JPMorgan Chase, HSBC, Barclays, Standard Chartered, Deutsche Bank and Bank of New York Mellon are among the financial institutions accused of moving assets of alleged criminals in a damning report released at the weekend by the International Consortium of Investigative Journalists.
Shares in several banks fell following the report. Barclays' share price dropped four per cent in early trading in London on Monday, while HSBC and Standard Chartered similarly declined by about three per cent.
The new report is based on leaked documents obtained by BuzzFeed. The investigation was carried out by 108 media outlets from 88 different countries, including BBC's Panorama.
The report examined 2,100 "suspicious activity reports" – which banks must file when handling funds that could cause grounds for suspicion of criminal activity – filed between 1999 and 2017 with the US Department of Treasury’s Financial Crimes Enforcement Network (FinCEN).
Deutsche Bank said the revelations were “well known” to its regulators and it had “devoted significant resources to strengthening our controls”, as well as focusing on “meeting our responsibilities and obligations”.
HSBC said “all of the information provided by the ICIJ is historical”. It stated that, starting in 2012, it had "embarked on a multiyear journey to overhaul its ability to combat financial crime across more than 60 jurisdictions", adding that the bank is now "a much safer institution than it was in 2012".
The bank has since told its staff to stop posting on its social media accounts over fears of a backlash.
Barclays said it “complied with all our legal and regulatory obligations including in relation to US sanctions”, adding: “Criminal activity which may seem obvious with hindsight is often only uncovered as a result of careful evidence-gathering after the event in question has occurred or after a SAR has been filed. If we conclude we have financial crime concerns, we take appropriate action and have done so in numerous cases over the years.”
Standard Chartered stated: “We take our responsibility to fight financial crime extremely seriously and have invested substantially in our compliance programmes.”
JPMorgan Chase, which is alleged to have said it was "legally precluded from commenting on most of the details" in the inquiry. The company pointed out it acknowledged in a 2014 report that its existing anti-money-laundering controls "needed improvement" and it has "since devoted considerable resources to comply with the laws and regulations governing anti-money laundering, terrorist financing and economic sanctions".
BNY Mellon said it “takes its role in protecting the integrity of the global financial system seriously, including filing suspicious activity reports". "As a trusted member of the international banking community, we fully comply with all applicable laws and regulations, and assist authorities in the important work they do. By law, we cannot comment on any alleged SAR we may have filed or that may have been illegally disclosed by third parties to the media.”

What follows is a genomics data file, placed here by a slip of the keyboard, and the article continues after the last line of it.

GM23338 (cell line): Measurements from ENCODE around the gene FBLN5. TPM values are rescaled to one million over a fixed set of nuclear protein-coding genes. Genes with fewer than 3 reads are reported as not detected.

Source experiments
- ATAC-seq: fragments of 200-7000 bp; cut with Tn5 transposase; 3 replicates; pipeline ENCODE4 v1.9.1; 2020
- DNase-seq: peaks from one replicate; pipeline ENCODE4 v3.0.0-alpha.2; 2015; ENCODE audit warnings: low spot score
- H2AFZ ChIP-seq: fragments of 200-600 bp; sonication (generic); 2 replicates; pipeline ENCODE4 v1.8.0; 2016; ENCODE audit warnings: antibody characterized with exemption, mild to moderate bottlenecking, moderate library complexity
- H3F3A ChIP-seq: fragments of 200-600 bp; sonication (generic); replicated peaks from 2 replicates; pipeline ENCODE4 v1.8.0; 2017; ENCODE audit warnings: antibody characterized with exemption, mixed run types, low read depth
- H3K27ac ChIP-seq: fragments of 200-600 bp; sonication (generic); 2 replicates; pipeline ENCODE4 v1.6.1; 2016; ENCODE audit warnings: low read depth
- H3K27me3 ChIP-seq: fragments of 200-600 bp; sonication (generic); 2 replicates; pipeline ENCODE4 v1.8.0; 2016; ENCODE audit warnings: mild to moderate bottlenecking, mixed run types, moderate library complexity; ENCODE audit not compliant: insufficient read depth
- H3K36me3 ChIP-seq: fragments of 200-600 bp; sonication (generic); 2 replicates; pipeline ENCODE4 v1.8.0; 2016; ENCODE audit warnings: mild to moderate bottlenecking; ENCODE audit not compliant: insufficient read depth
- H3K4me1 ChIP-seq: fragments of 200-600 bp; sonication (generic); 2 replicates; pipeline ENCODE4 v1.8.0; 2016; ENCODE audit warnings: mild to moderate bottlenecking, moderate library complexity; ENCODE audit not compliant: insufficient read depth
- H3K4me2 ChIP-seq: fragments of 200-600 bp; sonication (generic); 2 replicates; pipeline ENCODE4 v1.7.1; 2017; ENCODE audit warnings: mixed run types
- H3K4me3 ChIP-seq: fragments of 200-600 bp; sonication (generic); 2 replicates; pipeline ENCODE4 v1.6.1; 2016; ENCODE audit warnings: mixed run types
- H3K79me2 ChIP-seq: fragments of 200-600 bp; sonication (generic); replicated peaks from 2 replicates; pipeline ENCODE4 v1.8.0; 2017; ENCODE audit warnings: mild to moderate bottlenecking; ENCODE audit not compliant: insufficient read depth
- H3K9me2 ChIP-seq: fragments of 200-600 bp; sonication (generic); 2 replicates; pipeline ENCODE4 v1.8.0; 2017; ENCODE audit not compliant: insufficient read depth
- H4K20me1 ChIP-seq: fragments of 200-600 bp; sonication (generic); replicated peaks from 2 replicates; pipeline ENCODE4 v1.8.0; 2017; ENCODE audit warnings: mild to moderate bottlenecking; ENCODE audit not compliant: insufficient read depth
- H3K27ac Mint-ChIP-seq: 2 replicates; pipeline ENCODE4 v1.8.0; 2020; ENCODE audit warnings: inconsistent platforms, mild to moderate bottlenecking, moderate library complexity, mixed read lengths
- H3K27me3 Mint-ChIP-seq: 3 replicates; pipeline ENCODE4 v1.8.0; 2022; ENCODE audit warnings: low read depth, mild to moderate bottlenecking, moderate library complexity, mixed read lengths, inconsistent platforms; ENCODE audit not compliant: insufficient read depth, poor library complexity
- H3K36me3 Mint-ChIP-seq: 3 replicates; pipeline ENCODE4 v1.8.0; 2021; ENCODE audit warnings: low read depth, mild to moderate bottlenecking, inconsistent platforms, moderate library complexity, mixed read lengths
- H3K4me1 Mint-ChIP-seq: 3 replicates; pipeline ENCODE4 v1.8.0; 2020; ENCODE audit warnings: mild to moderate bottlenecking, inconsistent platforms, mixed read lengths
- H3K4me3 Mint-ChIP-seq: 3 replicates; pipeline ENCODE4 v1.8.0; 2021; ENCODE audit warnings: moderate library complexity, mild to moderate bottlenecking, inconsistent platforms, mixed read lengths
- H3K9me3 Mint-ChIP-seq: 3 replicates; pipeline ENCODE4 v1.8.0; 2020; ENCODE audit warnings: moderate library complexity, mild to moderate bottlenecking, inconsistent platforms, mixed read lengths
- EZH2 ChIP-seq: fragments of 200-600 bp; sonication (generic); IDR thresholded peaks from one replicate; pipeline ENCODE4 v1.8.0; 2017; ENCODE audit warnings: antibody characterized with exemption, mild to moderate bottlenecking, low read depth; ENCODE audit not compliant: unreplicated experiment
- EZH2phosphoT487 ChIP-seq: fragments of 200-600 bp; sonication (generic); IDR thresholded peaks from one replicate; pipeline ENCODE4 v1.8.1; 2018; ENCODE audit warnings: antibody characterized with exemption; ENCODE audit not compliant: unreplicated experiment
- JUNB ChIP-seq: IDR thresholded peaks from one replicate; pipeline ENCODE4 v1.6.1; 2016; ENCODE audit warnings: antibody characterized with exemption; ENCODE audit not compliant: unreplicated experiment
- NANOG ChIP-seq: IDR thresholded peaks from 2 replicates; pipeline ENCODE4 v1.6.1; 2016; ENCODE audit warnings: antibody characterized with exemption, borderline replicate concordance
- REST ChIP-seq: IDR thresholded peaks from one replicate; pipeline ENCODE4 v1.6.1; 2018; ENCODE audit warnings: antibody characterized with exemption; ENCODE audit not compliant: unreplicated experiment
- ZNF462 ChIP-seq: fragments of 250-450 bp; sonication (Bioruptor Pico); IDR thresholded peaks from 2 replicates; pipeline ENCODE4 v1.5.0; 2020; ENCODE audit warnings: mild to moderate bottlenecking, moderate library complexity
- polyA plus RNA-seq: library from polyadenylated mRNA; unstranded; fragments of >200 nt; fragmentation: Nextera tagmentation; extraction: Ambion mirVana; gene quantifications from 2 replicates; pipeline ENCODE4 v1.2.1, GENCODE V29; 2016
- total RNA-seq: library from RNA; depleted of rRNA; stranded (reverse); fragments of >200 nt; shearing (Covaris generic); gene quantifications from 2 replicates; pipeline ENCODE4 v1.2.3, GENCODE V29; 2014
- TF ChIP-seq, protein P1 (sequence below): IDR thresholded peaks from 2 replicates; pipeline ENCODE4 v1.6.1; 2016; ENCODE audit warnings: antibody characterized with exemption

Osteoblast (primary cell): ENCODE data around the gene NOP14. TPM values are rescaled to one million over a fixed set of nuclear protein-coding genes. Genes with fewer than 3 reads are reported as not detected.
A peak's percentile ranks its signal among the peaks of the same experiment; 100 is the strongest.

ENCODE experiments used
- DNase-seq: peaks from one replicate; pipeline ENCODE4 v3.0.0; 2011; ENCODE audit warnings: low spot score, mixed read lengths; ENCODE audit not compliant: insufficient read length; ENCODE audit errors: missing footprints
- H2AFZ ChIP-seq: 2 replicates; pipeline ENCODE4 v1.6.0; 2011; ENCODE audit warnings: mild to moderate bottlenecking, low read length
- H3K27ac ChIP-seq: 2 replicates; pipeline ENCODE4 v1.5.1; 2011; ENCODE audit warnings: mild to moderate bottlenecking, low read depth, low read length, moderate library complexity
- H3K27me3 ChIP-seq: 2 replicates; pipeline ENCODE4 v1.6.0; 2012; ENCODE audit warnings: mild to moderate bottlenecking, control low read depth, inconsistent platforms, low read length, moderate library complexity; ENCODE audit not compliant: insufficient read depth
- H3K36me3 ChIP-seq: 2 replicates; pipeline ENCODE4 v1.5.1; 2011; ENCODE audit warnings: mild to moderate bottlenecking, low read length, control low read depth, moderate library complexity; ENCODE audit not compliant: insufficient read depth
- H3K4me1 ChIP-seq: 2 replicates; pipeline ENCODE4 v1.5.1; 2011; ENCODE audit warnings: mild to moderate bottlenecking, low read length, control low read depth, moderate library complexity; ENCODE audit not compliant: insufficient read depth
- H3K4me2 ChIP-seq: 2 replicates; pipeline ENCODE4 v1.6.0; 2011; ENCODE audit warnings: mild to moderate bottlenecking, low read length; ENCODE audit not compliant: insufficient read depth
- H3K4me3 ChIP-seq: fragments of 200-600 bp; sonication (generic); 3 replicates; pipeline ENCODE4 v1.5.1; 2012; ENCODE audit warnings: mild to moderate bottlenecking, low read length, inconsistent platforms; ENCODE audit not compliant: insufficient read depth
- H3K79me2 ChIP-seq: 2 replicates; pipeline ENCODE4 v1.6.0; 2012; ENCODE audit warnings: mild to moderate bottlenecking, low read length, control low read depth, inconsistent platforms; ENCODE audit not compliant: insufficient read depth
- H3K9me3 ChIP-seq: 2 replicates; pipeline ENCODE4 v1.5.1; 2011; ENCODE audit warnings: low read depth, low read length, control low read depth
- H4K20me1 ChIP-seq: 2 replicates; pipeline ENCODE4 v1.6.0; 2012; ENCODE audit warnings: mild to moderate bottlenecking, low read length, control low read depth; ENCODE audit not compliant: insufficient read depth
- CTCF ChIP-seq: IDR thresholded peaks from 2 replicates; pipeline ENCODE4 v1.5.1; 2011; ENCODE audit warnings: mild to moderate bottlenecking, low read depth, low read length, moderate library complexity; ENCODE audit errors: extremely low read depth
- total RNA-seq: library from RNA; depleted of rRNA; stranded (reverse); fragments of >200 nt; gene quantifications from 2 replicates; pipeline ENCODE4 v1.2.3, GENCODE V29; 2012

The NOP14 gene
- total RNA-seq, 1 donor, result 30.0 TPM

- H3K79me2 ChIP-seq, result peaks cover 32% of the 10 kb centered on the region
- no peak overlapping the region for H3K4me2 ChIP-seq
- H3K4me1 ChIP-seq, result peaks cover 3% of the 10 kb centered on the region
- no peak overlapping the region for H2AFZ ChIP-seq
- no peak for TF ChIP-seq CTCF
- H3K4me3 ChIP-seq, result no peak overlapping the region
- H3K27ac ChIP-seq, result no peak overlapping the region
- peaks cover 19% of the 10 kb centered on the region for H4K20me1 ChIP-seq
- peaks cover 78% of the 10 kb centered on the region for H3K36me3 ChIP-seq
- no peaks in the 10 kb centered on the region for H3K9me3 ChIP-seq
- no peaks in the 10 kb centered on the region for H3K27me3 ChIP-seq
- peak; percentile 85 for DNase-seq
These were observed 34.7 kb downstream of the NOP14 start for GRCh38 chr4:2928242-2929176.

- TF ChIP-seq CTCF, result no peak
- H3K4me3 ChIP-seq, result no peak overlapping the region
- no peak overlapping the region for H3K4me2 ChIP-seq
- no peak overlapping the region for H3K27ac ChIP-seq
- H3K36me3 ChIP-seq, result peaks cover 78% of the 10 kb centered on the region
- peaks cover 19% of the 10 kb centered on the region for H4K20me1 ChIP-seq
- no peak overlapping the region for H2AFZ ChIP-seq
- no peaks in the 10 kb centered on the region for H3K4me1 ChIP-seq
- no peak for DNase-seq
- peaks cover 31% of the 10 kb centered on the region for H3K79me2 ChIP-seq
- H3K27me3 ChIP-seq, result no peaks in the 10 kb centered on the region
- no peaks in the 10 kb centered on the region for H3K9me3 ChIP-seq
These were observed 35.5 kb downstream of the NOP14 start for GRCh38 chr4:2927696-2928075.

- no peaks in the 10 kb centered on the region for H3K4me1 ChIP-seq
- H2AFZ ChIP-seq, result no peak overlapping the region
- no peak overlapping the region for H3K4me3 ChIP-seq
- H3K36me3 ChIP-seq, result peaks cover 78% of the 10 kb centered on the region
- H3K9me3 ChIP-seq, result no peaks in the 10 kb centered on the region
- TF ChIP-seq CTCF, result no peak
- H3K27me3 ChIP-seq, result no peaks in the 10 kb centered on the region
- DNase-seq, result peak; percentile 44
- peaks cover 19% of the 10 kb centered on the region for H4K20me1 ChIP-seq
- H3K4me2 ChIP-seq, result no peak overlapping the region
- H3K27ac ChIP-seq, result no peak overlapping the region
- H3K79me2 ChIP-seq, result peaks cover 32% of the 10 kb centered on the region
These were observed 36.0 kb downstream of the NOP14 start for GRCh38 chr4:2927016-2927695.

Two PR professionals give their views on how the crisis has been handled by the banks and what they should do next from a comms perspective.
Chris Calland, director, Sapience Communications
“The impact the case is likely to have on the reputation of the banks named, and on the sector in general, depends on which audience you are talking about. Will ordinary retail banking customers close their accounts because of these allegations? I’m not so sure. But corporates and politicians will start asking probing questions.
“What the banks need to repair the reputational damage, therefore, is a stratified approach. This is not the same as after the Banking Crisis, where banks that had been bailed out by all of us had to appeal to all of us. Yes, all consumer PR activity should be sense-checked in light of the allegations, but that is not the field of play on which reputations will be repaired. The communications response should primarily be one of effective stakeholder relations.
“So, no big campaigns drawing attention to the allegations. Instead, plenty of direct communication with stakeholders, offering them as much information as possible and a genuine willingness to work with them to devise policy responses. But internal comms is integral to this too, both to genuinely learn any lessons, but also to minimise the damage to morale that could hamper business performance.”
Del Jones, director, Headland
"Banks have been recognised for prioritising the wellbeing of their customers and employees during the pandemic. The FinCEN leaks may put some of this progress in jeopardy, but at this stage it’s hard to say if the story will build in traction and have a similar impact to the Panama Papers story. The external context works against that happening.
"Financial crime usually takes the form of a scam targeting vulnerable people rather than a complex multi-jurisdictional transaction. Last year nearly 85,000 British people were tricked into giving away their money to a fraudster, so this is an issue which millions have experienced either directly or indirectly through a family member. And the problem is growing, with the emergence of scams targeting COVID-19 fears.
"The major banks have signed up to a voluntary code to protect innocent victims of these scams, but most still fall short of a 100 per cent reimbursement rate. In the long run, the general public are more likely to judge banks on how they treat customers who have been the victims of financial crime."